AquaBounty CEO Ron Stotish, seen in 2010, wouldn’t say who in Canada was buying the company’s salmon, only that they were using it in ‘high-end sashimi lines.’Genetically modified food products are not required to be labelled as such in Canada, but some advocates say it’s high time they were.
“This is an untenable situation,” said Lucy Sharratt of the Canadian Biotechnology Action Network.
“The fact that, once again, the company has let slip a piece of information to investors — but is information Canadian consumers need and don’t have — exposes how much it is that Canadians need labelling.”
A 2017 Angus-Reid survey suggested that 83 percent of Canadians believe some genetically modified food products “should be subject to mandatory labelling in grocery stores, though the consensus is somewhat less clear on which types of GMOs ought to be subject to the rules.”
Fish Is Grown In Panama — From Canadian Eggs
AquaBounty salmon begins life in Prince Edward Island. A growth hormone gene from a chinook salmon and another one from an ocean pout are spliced into the genes of an Atlantic salmon.
The eggs are shipped to a land-based facility in Panama, where the fish grow in tanks.
AquaBounty is hoping to eventually grow the fish in North America. It has a facility in Indiana, but the U.S. Food and Drug Administration is currently blocking the importation of the salmon eggs from Canada, even though the FDA has approved AquaBounty salmon for sale in the United States.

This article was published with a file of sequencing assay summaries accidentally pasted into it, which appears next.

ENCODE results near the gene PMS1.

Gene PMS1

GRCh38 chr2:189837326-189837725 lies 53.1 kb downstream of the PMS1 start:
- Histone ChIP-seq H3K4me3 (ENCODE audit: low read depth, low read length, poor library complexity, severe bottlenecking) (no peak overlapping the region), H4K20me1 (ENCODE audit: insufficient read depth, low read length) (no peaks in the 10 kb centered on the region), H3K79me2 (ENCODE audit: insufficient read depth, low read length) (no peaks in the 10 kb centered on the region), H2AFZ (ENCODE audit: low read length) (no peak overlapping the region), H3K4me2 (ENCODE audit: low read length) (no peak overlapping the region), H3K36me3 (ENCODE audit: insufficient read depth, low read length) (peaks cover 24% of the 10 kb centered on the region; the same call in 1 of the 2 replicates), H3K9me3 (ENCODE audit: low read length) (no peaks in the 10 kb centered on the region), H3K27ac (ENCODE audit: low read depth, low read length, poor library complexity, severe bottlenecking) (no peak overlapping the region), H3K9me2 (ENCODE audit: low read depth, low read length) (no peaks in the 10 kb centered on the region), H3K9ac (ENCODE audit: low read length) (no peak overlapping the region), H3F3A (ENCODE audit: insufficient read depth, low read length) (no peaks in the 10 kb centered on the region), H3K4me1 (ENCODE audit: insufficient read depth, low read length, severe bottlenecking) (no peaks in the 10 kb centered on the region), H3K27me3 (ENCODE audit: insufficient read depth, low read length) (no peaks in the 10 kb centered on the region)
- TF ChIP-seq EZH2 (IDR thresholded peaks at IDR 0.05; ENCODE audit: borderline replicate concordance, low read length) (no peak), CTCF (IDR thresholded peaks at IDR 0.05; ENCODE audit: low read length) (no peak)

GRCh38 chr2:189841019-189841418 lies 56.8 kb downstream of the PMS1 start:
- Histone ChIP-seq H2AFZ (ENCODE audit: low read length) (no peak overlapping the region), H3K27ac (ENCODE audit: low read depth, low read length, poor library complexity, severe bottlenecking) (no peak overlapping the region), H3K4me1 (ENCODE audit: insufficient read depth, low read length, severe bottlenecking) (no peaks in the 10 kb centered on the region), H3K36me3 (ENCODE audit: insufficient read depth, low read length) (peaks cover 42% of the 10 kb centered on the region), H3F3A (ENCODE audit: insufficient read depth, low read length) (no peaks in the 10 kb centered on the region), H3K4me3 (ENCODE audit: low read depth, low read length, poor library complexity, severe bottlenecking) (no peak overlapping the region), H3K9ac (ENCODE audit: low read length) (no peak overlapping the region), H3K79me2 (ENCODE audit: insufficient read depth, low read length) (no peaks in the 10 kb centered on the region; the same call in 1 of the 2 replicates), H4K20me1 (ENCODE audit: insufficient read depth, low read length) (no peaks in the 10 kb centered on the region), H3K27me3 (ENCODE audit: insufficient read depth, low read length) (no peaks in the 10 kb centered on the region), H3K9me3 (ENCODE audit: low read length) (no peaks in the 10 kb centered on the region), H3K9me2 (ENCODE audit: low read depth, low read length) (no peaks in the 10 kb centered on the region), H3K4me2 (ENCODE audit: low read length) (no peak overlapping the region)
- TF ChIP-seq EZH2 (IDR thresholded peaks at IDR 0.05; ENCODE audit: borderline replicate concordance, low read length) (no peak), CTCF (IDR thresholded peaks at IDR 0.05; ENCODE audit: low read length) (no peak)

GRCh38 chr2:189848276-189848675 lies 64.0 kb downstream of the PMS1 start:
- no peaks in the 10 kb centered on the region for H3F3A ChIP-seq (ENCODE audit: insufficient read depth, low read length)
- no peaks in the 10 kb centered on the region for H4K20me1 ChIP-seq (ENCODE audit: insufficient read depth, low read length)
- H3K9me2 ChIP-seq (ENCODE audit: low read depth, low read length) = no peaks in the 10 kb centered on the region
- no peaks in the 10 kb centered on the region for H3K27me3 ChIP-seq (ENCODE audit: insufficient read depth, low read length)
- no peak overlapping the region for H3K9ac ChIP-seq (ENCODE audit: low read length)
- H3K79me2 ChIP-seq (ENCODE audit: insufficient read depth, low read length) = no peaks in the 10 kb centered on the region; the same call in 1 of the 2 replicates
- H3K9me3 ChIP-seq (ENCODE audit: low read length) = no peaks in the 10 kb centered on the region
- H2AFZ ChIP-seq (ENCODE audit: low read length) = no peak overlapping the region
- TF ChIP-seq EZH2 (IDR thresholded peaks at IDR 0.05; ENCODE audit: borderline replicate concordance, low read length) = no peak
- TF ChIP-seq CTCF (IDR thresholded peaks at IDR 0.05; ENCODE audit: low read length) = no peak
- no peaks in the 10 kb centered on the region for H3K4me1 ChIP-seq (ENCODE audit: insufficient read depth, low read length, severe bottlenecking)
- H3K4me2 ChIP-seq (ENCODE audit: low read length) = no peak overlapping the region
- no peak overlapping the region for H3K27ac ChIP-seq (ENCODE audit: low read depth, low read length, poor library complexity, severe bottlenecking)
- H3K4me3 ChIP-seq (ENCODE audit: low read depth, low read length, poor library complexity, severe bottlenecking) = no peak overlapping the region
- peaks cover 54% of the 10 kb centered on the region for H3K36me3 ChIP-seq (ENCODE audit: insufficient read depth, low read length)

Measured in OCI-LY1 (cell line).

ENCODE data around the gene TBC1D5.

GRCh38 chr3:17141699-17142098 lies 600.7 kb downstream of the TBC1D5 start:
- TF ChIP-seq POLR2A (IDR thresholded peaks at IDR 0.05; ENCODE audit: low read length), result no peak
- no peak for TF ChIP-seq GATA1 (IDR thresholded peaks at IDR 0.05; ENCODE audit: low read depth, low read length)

“The company has indicated that it is fully prepared to comply with labelling requirements for its product in order for this process to conclude in the near term,” AquaBounty said in an SEC filing in June.
Speaking to investors on Thursday, Stotish seemed to suggest the delay is more political than procedural. He singled out U.S. Senator Lisa Murkowski, of Alaska, who introduced the amendment prohibiting the import of the eggs needed to produce AquaBounty’s salmon as well as co-sponsoring legislation mandating the labelling of genetically engineered salmon.
“She’s concerned that we might compete with Alaskan salmon,” said Stotish. “Her opposition gets her votes in Alaska.”
Stotish suggested we can expect even more genetically modified salmon in the food supply in the future, though.
He told the investor conference that AquaBounty’s Canadian buyer told him: “We’ll take as much as you can produce.”
Top image caption and credit: A ruler indicates the size of GMO salmon compared to wild, bottom, and farmed, top. (AquaBounty)